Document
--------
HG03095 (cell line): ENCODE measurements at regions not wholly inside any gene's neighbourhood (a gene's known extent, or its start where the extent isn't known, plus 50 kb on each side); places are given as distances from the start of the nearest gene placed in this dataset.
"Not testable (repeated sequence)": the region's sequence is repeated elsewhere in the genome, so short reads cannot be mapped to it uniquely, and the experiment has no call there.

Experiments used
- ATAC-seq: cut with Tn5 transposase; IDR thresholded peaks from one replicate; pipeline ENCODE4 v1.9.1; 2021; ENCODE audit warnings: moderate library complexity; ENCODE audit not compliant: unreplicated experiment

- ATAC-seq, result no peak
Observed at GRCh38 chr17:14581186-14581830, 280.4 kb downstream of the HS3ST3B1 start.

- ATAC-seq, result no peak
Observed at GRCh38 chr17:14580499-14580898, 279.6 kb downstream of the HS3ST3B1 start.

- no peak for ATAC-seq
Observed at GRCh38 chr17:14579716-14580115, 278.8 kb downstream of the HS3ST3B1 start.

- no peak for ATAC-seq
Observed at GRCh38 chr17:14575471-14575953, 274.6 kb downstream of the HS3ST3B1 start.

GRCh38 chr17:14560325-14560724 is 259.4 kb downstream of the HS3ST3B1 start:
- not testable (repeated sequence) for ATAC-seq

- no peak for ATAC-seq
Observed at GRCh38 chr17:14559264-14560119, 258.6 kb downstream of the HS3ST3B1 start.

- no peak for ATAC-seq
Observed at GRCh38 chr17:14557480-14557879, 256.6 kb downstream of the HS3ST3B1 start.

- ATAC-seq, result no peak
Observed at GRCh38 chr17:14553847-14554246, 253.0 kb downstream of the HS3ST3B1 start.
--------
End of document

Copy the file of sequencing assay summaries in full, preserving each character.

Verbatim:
HG03095 (cell line): ENCODE measurements at regions not wholly inside any gene's neighbourhood (a gene's known extent, or its start where the extent isn't known, plus 50 kb on each side); places are given as distances from the start of the nearest gene placed in this dataset.
"Not testable (repeated sequence)": the region's sequence is repeated elsewhere in the genome, so short reads cannot be mapped to it uniquely, and the experiment has no call there.

Experiments used
- ATAC-seq: cut with Tn5 transposase; IDR thresholded peaks from one replicate; pipeline ENCODE4 v1.9.1; 2021; ENCODE audit warnings: moderate library complexity; ENCODE audit not compliant: unreplicated experiment

- ATAC-seq, result no peak
Observed at GRCh38 chr17:14581186-14581830, 280.4 kb downstream of the HS3ST3B1 start.

- ATAC-seq, result no peak
Observed at GRCh38 chr17:14580499-14580898, 279.6 kb downstream of the HS3ST3B1 start.

- no peak for ATAC-seq
Observed at GRCh38 chr17:14579716-14580115, 278.8 kb downstream of the HS3ST3B1 start.

- no peak for ATAC-seq
Observed at GRCh38 chr17:14575471-14575953, 274.6 kb downstream of the HS3ST3B1 start.

GRCh38 chr17:14560325-14560724 is 259.4 kb downstream of the HS3ST3B1 start:
- not testable (repeated sequence) for ATAC-seq

- no peak for ATAC-seq
Observed at GRCh38 chr17:14559264-14560119, 258.6 kb downstream of the HS3ST3B1 start.

- no peak for ATAC-seq
Observed at GRCh38 chr17:14557480-14557879, 256.6 kb downstream of the HS3ST3B1 start.

- ATAC-seq, result no peak
Observed at GRCh38 chr17:14553847-14554246, 253.0 kb downstream of the HS3ST3B1 start.